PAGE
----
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close this book Monograph on the inter-regional exchange and transfer of effective practices on urban management
View the document Introduction
View the document Foreword
View the document List of 30 case studies on effective urban practices
View the document Background
View the document Introduction
View the document The challenges of urban growth
View the document A new vision for sustainable human development
View the document Obstacles to urban transformation
View the document Towards a sustainable future
View the document Importance of sharing approaches that work
View the document Effective urban practices
View the document Analysis and lessons learned from thc case studies
View the document South - south cooperation: a basis for transferring effective practices
View the document Conclusions
Open this folder and view contents Annex - 30 case studies on effective urban practices

Importance of sharing approaches that work

In these times of severe resource constraints, citizens need to discover new ways to learn from each other's successes and to multiply the impact of approaches that work. The need to share what has worked from one city to another has become important as cities face common issues, challenges and opportunities.

Similar Issues

Today's social' environmental and economic challenges are considerable. They are also common to many cities. In a recent survey by the United Nations Development Programme, mayors from 135 cities worldwide rated the following urban problems listed below in Table 2 as 'most severe'.

Table 2 Mayors' Survey of Most Severe Problems in Urban Areas



Inadequate Housing


Garbage Disposal






Sanitation / Sewerage


Air Pollution


Inadequate Transportation


Inadequate Water Supply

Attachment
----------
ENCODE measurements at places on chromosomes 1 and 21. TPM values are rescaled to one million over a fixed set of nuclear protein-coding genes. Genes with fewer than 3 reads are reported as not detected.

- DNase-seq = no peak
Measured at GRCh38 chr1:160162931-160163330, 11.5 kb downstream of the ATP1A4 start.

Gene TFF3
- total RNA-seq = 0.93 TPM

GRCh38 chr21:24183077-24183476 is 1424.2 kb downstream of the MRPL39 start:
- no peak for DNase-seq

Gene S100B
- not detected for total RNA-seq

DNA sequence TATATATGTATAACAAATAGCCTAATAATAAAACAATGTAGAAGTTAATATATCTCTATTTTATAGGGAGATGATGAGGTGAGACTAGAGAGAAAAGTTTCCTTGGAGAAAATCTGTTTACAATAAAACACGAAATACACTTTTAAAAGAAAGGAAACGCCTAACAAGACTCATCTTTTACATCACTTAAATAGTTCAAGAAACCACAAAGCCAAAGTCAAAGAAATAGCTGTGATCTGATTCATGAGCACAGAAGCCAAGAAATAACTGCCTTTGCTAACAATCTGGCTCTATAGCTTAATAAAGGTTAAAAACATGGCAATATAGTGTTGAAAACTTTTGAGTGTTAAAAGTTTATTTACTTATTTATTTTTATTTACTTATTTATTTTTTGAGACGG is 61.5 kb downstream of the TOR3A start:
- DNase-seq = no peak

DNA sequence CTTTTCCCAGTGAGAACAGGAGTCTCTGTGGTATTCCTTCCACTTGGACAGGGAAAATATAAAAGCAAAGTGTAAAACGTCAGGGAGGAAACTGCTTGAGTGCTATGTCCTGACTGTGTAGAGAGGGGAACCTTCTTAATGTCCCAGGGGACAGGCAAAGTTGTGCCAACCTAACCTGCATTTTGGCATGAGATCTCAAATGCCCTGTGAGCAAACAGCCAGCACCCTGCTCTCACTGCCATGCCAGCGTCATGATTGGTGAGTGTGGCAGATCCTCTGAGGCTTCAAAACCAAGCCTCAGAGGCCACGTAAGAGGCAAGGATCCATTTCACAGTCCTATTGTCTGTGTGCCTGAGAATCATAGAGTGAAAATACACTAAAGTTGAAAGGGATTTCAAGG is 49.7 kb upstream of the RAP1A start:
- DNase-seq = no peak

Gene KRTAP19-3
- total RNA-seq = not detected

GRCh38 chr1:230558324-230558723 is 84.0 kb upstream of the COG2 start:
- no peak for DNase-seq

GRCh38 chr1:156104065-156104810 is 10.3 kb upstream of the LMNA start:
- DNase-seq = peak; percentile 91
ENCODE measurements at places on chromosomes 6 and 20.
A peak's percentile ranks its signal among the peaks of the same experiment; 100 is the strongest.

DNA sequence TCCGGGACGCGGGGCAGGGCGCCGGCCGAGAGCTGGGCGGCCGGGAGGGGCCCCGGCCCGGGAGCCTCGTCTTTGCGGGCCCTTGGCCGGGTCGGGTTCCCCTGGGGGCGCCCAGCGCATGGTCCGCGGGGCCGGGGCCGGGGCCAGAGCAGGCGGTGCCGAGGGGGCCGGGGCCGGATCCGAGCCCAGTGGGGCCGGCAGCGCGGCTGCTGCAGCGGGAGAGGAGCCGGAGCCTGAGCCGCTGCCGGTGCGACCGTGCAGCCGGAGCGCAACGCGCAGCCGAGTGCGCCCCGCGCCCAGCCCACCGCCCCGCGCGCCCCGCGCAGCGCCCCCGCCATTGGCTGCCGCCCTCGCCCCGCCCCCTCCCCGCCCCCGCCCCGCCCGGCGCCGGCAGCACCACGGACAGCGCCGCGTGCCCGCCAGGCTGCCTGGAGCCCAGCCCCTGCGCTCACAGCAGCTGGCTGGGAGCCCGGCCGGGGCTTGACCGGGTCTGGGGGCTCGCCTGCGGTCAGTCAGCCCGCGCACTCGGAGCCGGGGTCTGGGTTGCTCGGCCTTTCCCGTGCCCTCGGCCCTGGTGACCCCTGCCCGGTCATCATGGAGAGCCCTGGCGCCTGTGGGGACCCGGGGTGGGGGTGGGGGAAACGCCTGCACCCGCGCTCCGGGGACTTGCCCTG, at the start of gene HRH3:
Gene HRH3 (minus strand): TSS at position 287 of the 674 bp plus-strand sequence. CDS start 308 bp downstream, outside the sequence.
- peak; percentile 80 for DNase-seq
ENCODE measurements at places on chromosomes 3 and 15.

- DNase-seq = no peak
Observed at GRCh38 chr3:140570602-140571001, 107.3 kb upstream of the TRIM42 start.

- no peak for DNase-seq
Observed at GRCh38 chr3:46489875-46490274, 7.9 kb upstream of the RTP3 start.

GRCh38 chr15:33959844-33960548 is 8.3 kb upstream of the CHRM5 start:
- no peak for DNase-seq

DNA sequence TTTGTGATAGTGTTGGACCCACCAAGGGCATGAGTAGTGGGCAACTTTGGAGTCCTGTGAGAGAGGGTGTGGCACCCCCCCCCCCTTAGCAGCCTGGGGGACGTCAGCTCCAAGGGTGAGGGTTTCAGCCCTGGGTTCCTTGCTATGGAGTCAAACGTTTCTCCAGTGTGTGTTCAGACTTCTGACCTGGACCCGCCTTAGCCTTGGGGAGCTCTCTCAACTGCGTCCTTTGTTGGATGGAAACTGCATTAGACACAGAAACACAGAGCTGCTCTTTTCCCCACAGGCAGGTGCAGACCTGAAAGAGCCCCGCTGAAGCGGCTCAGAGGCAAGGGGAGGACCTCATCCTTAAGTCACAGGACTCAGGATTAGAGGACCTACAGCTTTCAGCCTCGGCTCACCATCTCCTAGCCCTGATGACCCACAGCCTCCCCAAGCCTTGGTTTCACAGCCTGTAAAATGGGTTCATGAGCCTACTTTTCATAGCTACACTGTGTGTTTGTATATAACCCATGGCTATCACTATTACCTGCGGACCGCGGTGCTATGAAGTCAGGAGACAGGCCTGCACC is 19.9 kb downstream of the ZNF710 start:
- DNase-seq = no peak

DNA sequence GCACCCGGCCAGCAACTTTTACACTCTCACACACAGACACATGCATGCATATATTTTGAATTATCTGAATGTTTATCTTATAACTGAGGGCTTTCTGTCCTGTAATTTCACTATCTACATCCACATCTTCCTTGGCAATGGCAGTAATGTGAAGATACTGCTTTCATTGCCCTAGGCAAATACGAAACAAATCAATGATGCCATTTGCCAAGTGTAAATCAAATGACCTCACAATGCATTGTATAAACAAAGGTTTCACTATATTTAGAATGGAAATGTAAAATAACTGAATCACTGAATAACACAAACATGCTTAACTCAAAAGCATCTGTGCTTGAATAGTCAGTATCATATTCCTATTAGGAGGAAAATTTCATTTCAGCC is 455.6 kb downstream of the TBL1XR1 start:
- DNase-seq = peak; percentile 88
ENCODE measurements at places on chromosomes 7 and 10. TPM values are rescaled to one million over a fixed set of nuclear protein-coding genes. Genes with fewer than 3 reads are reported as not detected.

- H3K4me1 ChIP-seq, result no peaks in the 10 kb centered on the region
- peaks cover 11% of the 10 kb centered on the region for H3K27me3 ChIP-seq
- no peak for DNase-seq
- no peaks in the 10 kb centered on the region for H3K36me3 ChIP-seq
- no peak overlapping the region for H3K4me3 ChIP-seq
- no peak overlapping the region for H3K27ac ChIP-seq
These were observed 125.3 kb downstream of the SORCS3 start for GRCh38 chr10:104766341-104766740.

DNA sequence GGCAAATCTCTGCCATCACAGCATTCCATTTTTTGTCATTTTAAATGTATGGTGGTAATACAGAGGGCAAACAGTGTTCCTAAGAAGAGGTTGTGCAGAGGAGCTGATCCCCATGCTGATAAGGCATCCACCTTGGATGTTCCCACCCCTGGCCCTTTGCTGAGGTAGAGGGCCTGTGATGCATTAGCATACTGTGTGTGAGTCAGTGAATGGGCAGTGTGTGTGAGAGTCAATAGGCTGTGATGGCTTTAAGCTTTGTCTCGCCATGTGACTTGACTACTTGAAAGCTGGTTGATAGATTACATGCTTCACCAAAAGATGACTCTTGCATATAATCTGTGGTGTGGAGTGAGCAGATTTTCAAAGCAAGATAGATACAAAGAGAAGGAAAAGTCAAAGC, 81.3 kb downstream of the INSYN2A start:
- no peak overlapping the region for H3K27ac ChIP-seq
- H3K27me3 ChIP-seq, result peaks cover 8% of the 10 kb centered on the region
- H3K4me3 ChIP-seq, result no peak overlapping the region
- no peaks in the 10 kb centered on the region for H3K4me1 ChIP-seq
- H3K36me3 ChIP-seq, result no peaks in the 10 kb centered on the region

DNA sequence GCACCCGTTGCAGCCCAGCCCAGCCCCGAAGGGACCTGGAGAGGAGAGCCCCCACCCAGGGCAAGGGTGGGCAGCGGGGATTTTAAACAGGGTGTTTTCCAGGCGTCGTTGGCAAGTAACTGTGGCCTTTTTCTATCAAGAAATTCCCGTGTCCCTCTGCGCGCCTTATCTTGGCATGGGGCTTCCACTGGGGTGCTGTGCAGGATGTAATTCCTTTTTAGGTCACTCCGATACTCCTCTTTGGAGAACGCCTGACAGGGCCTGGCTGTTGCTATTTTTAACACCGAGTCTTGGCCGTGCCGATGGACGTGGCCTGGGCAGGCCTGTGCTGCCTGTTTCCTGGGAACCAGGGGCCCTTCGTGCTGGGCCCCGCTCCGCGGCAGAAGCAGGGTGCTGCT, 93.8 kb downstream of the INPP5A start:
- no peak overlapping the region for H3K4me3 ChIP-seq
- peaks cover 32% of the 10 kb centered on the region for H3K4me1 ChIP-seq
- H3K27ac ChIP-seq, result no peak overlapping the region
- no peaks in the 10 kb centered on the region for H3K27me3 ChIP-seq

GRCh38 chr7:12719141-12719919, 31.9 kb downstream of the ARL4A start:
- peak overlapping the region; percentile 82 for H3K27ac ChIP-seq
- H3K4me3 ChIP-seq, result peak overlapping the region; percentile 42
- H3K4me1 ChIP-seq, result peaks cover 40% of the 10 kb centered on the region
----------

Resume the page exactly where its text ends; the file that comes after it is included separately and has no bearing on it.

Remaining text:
Inadequate Social Services


Civil Apathy



1 4%

Cooperative Solutions

It is through cross-cultural learning, replication and adaptation that effective urban practices can have a significant and sustainable impact on our cities. Even if they are small in scale, through replication, tested solutions multiply their effect by changing broader practice. Micro-level change matters in several ways: first, through transfers and adaptation, they can cause a ripple effect; second, by facilitating system-challenging transfers, the impact of small scale success becomes great; and third, micro-revolutions can promote macro-level institutional innovation when they get incorporated into public policy.

Peer-to-peer learning promotes the kind of technical cooperation, as opposed to technical assistance, that leads to appropriate adaptation, new problem solving, and longer term relationships between innovators. The teaching and mentoring is done by those who have first hand experience of the problem, and who have invented and implemented the solution. However, without a mechanism for recording and exchanging successes and failures. innovations become unknown when funding agencies move on to other projects, and the chance for achieving scale and having a major impact is lost. This is unacceptable in today's climate of exacerbated social needs and extreme budgetary constraints.

It is now conspicuously clear that the innovation diffusion process is not self- propelling. It is time to take a strategic look at how the process can be supported and stimulated so that urban leaders and practitioners can develop more effective cross sectoral partnerships and participate more efficiently in technical cooperation. Without sharing, according to Robert Davies, "these innovations will remain islands of excellence in a sea of poverty.